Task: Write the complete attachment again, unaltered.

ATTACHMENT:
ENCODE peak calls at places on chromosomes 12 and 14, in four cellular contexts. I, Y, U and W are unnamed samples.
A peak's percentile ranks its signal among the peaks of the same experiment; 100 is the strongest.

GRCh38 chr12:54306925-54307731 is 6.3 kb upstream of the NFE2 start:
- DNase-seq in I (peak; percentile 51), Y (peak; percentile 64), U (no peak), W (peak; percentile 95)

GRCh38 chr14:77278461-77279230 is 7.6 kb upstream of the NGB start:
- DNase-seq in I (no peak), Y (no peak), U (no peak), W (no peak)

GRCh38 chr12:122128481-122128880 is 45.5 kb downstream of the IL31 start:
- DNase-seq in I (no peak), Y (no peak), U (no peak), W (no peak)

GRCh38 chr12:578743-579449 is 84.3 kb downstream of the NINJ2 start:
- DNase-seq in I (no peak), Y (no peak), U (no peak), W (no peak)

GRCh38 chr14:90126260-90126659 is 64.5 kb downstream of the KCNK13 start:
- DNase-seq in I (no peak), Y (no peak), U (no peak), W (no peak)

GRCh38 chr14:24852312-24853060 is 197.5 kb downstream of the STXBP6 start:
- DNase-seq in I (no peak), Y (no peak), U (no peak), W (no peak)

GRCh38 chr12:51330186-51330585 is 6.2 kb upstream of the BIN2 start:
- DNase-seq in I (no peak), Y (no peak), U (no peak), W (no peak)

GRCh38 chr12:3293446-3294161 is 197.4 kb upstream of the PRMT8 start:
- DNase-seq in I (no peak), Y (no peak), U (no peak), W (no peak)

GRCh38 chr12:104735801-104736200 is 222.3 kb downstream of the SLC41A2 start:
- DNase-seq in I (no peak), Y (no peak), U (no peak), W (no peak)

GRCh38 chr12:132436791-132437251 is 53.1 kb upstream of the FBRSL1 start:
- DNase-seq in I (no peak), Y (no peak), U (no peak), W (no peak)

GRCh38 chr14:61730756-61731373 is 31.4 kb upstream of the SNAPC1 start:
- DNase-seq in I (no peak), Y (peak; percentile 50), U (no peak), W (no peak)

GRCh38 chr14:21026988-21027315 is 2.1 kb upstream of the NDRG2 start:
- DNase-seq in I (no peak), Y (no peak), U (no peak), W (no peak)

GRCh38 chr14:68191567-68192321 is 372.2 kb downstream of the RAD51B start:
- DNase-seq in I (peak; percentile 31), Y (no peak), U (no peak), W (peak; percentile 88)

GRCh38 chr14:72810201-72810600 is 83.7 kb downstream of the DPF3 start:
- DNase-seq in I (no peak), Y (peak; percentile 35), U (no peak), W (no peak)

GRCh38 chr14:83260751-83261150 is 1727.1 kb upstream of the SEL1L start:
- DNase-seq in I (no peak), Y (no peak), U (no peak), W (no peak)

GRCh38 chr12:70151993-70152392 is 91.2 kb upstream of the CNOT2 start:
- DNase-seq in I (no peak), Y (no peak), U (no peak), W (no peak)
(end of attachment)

ENCODE peak calls at places on chromosomes 12 and 14, in four cellular contexts. I, Y, U and W are unnamed samples.
A peak's percentile ranks its signal among the peaks of the same experiment; 100 is the strongest.

GRCh38 chr12:54306925-54307731 is 6.3 kb upstream of the NFE2 start:
- DNase-seq in I (peak; percentile 51), Y (peak; percentile 64), U (no peak), W (peak; percentile 95)

GRCh38 chr14:77278461-77279230 is 7.6 kb upstream of the NGB start:
- DNase-seq in I (no peak), Y (no peak), U (no peak), W (no peak)

GRCh38 chr12:122128481-122128880 is 45.5 kb downstream of the IL31 start:
- DNase-seq in I (no peak), Y (no peak), U (no peak), W (no peak)

GRCh38 chr12:578743-579449 is 84.3 kb downstream of the NINJ2 start:
- DNase-seq in I (no peak), Y (no peak), U (no peak), W (no peak)

GRCh38 chr14:90126260-90126659 is 64.5 kb downstream of the KCNK13 start:
- DNase-seq in I (no peak), Y (no peak), U (no peak), W (no peak)

GRCh38 chr14:24852312-24853060 is 197.5 kb downstream of the STXBP6 start:
- DNase-seq in I (no peak), Y (no peak), U (no peak), W (no peak)

GRCh38 chr12:51330186-51330585 is 6.2 kb upstream of the BIN2 start:
- DNase-seq in I (no peak), Y (no peak), U (no peak), W (no peak)

GRCh38 chr12:3293446-3294161 is 197.4 kb upstream of the PRMT8 start:
- DNase-seq in I (no peak), Y (no peak), U (no peak), W (no peak)

GRCh38 chr12:104735801-104736200 is 222.3 kb downstream of the SLC41A2 start:
- DNase-seq in I (no peak), Y (no peak), U (no peak), W (no peak)

GRCh38 chr12:132436791-132437251 is 53.1 kb upstream of the FBRSL1 start:
- DNase-seq in I (no peak), Y (no peak), U (no peak), W (no peak)

GRCh38 chr14:61730756-61731373 is 31.4 kb upstream of the SNAPC1 start:
- DNase-seq in I (no peak), Y (peak; percentile 50), U (no peak), W (no peak)

GRCh38 chr14:21026988-21027315 is 2.1 kb upstream of the NDRG2 start:
- DNase-seq in I (no peak), Y (no peak), U (no peak), W (no peak)

GRCh38 chr14:68191567-68192321 is 372.2 kb downstream of the RAD51B start:
- DNase-seq in I (peak; percentile 31), Y (no peak), U (no peak), W (peak; percentile 88)

GRCh38 chr14:72810201-72810600 is 83.7 kb downstream of the DPF3 start:
- DNase-seq in I (no peak), Y (peak; percentile 35), U (no peak), W (no peak)

GRCh38 chr14:83260751-83261150 is 1727.1 kb upstream of the SEL1L start:
- DNase-seq in I (no peak), Y (no peak), U (no peak), W (no peak)

GRCh38 chr12:70151993-70152392 is 91.2 kb upstream of the CNOT2 start:
- DNase-seq in I (no peak), Y (no peak), U (no peak), W (no peak)